Susan Birch, executive director of the Northwest Colorado Visiting Nurse Association, is part of a rural advisory task force, an arm of the state Legislature-created Blue Ribbon Commission for Health Care Reform. Commission members will host a meeting Saturday in Craig to discuss reform proposals with local residents. Birch considers health care the most pressing issue facing state and national lawmakers today.

Photo by Hans Hallgren

Susan Birch, executive director of the Northwest Colorado Visiting Nurse Association, is part of a rural advisory task force, an arm of the state Legislature-created Blue Ribbon Commission for Health Care Reform. Commission members will host a meeting Saturday in Craig to discuss reform proposals with local residents. Birch considers health care the most pressing issue facing state and national lawmakers today.

Unweaving a tangled mess

VNA director: Health care reform critical to providing for rural communities

If you go

What: Blue Ribbon Commission for Health Care Reform public meeting

When: 1 to 4 p.m. Saturday

Where: Holiday Inn of Craig ballroom

Other: The meeting, which includes an overview of five proposals under review for health care reform, is open to the public.

— It's no secret that health care reform is a hot-button issue.

The subject is debated on television news programs and among the throngs of presidential hopefuls on the campaign trail. It ranks near the top on most public opinion polls, somewhere in the same neighborhood as the Iraq war, education and Social Security.

Susan Birch, executive director of the Northwest Colorado Visiting Nurse Association for 16 years and a health care professional for more than three decades, is no different. For her, reforming a health care system she referred to as dysfunctional is the most pressing issue facing Americans today.

Leaving health care untended does "a disservice to future generations," she said.

"It's critical," Birch said, "that people understand the magnitude of what we're facing."

The Visiting Nurse Association, an agency that implements and oversees health programs in Moffat, Routt, Jackson and Rio Blanco counties, sees a significant number of patients who are either uninsured or underinsured. Providing everyone with a basic coverage package would be part of the solution, Birch said.

But not all of it.

"Coverage doesn't necessarily mean access," said Birch, citing the at-times limited availability of health care facilities and services in rural communities. "We need not only the access, but also the buildings."

Birch, who works in both the Craig and Steamboat Springs VNA offices, has shared her views on overhauling the state health care system for the past two months with a rural advisory task force, an arm of the state Legislature-created Blue Ribbon Commission for Health Care Reform.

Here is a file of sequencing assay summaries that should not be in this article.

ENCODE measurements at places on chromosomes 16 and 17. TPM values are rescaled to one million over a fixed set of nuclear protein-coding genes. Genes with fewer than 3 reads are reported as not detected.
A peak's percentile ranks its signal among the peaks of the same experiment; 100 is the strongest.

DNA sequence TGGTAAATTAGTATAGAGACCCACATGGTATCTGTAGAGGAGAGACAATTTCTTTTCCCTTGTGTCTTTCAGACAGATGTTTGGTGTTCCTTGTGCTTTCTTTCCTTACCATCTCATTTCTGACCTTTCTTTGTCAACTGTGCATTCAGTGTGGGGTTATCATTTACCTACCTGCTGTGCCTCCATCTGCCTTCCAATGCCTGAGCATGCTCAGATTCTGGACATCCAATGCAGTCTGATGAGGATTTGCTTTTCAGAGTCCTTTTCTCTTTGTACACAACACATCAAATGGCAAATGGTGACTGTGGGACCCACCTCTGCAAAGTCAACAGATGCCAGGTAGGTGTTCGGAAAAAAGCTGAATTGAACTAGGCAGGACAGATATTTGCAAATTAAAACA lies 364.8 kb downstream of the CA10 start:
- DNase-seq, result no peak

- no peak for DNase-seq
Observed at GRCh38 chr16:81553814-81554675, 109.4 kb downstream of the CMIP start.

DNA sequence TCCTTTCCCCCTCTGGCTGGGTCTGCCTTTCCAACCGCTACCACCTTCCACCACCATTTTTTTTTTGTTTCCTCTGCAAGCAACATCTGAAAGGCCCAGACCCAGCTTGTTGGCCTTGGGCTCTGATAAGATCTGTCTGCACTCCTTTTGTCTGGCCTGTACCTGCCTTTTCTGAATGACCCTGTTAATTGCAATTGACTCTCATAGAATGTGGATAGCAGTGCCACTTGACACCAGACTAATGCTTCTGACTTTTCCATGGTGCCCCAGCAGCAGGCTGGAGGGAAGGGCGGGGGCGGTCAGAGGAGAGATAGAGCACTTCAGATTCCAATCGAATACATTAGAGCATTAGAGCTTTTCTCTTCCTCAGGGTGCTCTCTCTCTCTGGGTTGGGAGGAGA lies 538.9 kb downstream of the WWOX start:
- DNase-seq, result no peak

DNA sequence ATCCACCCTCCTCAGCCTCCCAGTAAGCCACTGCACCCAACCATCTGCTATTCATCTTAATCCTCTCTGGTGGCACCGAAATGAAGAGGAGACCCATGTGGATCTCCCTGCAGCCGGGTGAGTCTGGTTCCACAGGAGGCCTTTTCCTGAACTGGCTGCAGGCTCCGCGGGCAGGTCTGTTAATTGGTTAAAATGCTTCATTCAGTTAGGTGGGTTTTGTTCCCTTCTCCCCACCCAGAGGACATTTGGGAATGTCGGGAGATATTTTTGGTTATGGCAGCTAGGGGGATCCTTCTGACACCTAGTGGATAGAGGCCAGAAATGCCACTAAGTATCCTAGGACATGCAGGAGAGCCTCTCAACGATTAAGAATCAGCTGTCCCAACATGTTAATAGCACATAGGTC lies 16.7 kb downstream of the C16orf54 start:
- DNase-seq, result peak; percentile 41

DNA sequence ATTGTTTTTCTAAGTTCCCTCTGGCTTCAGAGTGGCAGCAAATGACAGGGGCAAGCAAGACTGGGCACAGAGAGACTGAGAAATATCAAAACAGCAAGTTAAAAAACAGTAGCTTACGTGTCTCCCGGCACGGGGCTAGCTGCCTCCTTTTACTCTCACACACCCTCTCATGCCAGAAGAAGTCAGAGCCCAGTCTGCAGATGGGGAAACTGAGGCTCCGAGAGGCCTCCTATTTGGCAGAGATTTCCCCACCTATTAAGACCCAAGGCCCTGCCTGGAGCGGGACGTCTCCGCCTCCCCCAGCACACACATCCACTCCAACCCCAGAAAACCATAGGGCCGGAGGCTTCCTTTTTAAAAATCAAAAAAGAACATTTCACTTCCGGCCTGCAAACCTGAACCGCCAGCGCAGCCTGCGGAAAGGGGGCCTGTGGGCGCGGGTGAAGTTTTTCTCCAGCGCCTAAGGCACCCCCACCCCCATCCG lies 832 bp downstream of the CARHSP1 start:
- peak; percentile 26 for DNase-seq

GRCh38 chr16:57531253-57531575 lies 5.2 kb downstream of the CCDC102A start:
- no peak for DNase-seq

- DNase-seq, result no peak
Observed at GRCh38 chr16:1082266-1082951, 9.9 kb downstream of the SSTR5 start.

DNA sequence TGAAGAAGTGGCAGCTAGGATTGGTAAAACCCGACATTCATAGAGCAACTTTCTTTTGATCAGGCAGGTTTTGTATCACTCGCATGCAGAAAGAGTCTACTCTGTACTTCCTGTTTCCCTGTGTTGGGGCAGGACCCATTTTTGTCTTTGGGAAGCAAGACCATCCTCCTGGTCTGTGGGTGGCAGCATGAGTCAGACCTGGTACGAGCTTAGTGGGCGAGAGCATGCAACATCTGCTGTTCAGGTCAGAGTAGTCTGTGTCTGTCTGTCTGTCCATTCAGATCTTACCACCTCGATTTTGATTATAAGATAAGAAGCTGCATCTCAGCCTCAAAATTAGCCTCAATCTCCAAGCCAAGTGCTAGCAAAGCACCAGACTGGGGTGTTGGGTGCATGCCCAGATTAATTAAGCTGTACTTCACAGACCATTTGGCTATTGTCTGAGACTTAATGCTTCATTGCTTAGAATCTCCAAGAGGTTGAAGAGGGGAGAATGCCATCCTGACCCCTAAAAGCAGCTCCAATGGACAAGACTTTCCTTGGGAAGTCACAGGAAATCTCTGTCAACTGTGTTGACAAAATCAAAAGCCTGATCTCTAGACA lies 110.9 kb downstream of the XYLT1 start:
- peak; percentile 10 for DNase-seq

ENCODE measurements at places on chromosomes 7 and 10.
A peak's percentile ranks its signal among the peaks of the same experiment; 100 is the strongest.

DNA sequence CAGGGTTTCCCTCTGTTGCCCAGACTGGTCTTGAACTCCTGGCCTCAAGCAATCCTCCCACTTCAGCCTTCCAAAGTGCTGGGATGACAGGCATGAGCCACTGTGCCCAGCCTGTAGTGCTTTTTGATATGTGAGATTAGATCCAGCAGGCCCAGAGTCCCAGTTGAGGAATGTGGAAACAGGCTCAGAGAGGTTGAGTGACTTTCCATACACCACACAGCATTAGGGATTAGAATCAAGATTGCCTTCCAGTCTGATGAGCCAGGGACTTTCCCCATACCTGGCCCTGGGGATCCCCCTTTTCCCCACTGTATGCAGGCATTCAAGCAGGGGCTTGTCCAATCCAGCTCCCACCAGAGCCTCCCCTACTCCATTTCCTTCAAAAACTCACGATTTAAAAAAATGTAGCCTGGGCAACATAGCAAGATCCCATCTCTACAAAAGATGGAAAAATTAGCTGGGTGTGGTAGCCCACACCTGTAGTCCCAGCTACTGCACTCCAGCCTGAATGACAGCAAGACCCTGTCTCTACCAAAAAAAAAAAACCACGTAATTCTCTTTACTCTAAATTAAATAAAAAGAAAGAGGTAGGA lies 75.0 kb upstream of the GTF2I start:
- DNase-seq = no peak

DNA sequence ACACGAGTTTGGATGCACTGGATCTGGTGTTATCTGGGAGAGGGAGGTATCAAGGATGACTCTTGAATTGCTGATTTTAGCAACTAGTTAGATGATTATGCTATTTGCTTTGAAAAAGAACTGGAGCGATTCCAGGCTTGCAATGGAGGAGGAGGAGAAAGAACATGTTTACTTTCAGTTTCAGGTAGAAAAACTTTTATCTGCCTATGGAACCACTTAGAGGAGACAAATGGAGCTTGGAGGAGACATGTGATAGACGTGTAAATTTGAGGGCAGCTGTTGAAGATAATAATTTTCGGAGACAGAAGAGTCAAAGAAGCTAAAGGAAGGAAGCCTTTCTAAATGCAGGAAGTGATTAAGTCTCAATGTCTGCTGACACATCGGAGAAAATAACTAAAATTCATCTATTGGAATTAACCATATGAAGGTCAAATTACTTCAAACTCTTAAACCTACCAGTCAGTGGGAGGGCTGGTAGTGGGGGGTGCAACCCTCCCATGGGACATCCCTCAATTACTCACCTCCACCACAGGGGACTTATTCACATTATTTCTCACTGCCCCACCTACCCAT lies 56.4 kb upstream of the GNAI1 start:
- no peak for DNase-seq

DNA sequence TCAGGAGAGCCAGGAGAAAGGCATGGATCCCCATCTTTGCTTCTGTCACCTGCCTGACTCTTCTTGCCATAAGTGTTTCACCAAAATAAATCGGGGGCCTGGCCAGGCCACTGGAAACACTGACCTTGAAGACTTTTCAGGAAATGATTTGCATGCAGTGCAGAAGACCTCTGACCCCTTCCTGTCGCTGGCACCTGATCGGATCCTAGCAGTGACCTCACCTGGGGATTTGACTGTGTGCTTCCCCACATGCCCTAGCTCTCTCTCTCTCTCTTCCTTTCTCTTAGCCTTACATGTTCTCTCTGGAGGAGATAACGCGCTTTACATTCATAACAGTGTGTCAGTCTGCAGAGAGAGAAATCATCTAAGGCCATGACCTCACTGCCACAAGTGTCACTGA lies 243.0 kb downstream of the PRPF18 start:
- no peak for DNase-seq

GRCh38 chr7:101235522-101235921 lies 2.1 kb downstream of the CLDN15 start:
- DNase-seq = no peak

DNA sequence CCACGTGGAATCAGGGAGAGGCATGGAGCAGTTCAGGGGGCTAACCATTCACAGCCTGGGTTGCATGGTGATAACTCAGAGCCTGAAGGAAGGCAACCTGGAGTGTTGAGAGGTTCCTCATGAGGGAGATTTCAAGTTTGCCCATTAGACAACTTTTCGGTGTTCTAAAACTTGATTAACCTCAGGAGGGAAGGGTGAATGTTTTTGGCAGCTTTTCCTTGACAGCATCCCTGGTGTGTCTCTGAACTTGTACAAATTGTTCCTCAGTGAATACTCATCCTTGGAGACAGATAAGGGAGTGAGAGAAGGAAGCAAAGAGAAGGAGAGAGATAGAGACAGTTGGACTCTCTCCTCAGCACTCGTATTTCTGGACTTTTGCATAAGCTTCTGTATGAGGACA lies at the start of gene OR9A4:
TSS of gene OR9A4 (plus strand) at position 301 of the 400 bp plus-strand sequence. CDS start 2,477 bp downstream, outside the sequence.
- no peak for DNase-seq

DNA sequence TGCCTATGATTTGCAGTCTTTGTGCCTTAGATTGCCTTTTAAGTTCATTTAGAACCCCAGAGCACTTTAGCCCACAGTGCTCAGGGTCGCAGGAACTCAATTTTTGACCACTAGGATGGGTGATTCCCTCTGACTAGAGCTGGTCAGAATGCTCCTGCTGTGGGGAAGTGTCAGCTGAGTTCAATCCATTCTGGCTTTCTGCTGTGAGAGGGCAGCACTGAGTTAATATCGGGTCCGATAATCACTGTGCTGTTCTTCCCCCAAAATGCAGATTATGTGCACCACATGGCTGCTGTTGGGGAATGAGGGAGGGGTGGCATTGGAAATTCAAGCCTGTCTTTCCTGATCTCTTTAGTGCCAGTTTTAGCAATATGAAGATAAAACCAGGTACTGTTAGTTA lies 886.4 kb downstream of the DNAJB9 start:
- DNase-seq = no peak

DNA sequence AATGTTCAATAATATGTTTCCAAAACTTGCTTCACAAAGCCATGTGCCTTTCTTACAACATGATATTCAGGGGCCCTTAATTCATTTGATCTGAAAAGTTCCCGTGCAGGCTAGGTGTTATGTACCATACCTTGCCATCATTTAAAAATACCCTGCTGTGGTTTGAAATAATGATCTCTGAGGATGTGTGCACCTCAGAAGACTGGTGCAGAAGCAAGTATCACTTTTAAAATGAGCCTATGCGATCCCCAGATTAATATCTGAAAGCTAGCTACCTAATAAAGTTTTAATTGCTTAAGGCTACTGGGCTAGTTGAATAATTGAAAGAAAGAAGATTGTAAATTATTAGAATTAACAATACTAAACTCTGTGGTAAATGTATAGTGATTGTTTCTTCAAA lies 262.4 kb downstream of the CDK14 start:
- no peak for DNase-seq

Commission members will host a meeting Saturday in Craig.

The commission's task is to make recommendations to lawmakers "with the goal of increasing health care coverage and decreasing costs for Colorado residents." Saturday's meeting will run from 1 to 4 p.m. at the Holiday Inn of Craig, and is open to the public.

Commission spokeswoman Edie Sonn said commission members view the public feedback as a critical component in crafting the recommendations, which will be made to the general assembly in January 2008.

The commission "wants to know what the public thinks we should be focusing on," Sonn said.

Birch said better health care and more easily available access to it are vital for rural area patients and communities to improve economic conditions.

"It goes hand in hand with economy, job creation," she said. "Employers look at that. That's why I'm a huge proponent of both ballot initiatives (November proposals asking voters to approve money for a new hospital and improving schools). Those are both bedrock issues for communities."

She credits local city and county governments for recognizing the important role health care plays in the community, and also private foundations for allocating grant money. It's now time for state and federal governments to do the same by allocating needed resources and implementing programs, Birch said.

State and federal assistance has been either "inadequate or fluctuate," she said.

Birch said she is relieved to know that at least statewide, if not nationally, the health care issue has garnered the attention and discussion necessary for lawmakers to begin fixing a broken system.

"There has been a tremendous awakening to this issue," she said. "I personally think Colorado and our Legislature were really smart in taking a proactive stance in coming up with a solution."

The process - finding a permanent fix to a multi-tiered quandary - will be neither easy nor quick, she said.

"It's a very comprehensive problem," Birch said. "It's going to be a slow, incremental process to reform this tangled mess. This is going to take a long time."

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